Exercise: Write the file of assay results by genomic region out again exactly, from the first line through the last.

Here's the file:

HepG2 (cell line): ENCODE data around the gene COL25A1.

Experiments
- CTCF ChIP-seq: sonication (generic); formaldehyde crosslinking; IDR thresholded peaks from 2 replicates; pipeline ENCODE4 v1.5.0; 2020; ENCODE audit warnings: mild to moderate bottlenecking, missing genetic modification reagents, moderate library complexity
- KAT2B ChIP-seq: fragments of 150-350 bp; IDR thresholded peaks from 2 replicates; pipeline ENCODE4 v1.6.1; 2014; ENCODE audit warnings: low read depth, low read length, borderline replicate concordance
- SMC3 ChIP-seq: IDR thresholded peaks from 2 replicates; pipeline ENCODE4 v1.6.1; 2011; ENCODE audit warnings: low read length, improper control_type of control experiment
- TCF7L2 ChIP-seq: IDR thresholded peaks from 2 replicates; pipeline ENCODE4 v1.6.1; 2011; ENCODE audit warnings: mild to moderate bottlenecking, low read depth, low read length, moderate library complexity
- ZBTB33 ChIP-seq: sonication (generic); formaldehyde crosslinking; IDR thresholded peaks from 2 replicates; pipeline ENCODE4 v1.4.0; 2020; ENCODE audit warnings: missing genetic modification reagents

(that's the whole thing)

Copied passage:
HepG2 (cell line): ENCODE data around the gene COL25A1.

Experiments
- CTCF ChIP-seq: sonication (generic); formaldehyde crosslinking; IDR thresholded peaks from 2 replicates; pipeline ENCODE4 v1.5.0; 2020; ENCODE audit warnings: mild to moderate bottlenecking, missing genetic modification reagents, moderate library complexity
- KAT2B ChIP-seq: fragments of 150-350 bp; IDR thresholded peaks from 2 replicates; pipeline ENCODE4 v1.6.1; 2014; ENCODE audit warnings: low read depth, low read length, borderline replicate concordance
- SMC3 ChIP-seq: IDR thresholded peaks from 2 replicates; pipeline ENCODE4 v1.6.1; 2011; ENCODE audit warnings: low read length, improper control_type of control experiment
- TCF7L2 ChIP-seq: IDR thresholded peaks from 2 replicates; pipeline ENCODE4 v1.6.1; 2011; ENCODE audit warnings: mild to moderate bottlenecking, low read depth, low read length, moderate library complexity
- ZBTB33 ChIP-seq: sonication (generic); formaldehyde crosslinking; IDR thresholded peaks from 2 replicates; pipeline ENCODE4 v1.4.0; 2020; ENCODE audit warnings: missing genetic modification reagents